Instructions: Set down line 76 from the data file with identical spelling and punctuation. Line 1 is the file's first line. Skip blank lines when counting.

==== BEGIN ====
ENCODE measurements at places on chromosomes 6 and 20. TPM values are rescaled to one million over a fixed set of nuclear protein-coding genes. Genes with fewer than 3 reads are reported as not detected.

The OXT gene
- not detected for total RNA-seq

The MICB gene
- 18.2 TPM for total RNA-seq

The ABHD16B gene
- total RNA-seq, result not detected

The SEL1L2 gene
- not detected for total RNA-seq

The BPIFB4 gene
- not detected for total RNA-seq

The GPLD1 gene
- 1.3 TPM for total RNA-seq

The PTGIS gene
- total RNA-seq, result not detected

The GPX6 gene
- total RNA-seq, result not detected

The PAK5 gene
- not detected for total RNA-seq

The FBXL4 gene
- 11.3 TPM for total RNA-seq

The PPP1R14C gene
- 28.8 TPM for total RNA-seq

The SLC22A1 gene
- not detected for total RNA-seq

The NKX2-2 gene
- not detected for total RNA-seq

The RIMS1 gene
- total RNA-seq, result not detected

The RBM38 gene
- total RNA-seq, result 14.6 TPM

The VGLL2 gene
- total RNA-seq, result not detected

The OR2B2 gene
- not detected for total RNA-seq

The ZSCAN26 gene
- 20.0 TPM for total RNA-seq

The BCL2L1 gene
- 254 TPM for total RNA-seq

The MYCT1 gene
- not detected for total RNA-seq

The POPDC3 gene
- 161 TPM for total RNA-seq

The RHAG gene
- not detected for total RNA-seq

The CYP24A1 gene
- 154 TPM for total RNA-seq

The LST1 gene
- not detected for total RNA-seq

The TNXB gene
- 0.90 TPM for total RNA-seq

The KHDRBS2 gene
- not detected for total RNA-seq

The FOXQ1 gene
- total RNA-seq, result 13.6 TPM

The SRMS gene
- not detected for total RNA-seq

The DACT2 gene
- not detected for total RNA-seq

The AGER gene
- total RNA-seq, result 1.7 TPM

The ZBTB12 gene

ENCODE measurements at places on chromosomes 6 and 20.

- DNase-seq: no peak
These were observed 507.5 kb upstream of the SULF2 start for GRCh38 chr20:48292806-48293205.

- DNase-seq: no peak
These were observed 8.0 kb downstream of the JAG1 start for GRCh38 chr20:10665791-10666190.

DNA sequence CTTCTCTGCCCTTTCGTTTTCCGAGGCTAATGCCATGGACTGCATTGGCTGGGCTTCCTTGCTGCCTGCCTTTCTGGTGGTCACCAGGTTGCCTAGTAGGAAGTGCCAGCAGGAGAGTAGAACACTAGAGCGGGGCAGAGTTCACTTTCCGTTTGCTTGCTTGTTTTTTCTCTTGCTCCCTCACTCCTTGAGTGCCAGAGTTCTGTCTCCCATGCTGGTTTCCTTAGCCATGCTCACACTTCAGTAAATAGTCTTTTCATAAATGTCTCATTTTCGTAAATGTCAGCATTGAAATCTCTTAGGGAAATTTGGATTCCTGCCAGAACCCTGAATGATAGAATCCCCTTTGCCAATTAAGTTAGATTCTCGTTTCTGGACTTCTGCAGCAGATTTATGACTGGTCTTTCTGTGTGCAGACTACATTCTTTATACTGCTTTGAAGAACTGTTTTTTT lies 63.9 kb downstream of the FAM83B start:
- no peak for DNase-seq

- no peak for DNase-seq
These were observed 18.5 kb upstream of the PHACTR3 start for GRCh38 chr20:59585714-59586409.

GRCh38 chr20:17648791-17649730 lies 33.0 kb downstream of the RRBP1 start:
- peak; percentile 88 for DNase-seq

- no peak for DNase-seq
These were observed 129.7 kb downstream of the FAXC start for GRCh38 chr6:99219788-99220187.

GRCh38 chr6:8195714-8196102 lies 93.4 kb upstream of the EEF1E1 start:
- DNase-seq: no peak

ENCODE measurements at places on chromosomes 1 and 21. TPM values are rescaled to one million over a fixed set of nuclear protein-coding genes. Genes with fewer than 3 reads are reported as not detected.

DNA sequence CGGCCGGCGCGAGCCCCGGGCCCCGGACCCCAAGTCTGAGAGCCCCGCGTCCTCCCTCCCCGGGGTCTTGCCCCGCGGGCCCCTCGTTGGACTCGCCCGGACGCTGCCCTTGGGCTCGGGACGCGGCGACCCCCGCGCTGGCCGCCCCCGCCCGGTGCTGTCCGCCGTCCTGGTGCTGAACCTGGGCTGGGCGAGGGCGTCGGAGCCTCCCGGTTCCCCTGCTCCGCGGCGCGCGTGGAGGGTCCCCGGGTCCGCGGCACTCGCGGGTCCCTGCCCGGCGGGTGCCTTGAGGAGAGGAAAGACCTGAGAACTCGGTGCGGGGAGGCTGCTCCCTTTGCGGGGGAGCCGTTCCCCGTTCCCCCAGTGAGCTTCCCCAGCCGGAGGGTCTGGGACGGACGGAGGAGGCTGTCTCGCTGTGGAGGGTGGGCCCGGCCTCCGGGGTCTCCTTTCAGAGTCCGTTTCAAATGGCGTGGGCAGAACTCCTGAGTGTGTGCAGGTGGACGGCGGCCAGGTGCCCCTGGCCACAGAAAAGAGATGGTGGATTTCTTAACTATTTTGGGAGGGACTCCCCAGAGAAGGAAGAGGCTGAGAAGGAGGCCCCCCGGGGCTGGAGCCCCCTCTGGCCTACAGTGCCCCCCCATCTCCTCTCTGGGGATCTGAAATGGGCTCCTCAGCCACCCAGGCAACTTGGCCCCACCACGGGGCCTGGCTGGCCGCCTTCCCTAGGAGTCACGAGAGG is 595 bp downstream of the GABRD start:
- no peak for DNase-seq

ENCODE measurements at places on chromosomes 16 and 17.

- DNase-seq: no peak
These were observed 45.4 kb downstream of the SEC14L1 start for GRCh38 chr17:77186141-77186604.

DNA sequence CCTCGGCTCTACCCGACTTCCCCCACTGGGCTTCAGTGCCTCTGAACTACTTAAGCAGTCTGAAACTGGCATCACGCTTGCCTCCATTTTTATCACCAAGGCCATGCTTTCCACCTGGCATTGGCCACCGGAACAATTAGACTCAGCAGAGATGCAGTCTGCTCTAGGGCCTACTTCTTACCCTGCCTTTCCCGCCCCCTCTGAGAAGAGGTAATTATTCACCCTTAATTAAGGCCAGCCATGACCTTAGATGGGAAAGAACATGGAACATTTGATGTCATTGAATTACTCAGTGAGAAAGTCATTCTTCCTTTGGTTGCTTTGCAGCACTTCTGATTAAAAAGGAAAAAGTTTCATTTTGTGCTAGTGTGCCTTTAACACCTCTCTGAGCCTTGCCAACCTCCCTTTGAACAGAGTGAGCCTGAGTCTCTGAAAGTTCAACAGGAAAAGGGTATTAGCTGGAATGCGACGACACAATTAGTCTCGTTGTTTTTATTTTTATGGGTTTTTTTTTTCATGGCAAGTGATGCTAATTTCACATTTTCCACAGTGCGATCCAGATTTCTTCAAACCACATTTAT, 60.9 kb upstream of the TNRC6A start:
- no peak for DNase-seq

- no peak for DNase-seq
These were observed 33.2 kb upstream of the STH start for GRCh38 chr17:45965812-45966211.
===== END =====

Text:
GRCh38 chr6:8195714-8196102 lies 93.4 kb upstream of the EEF1E1 start: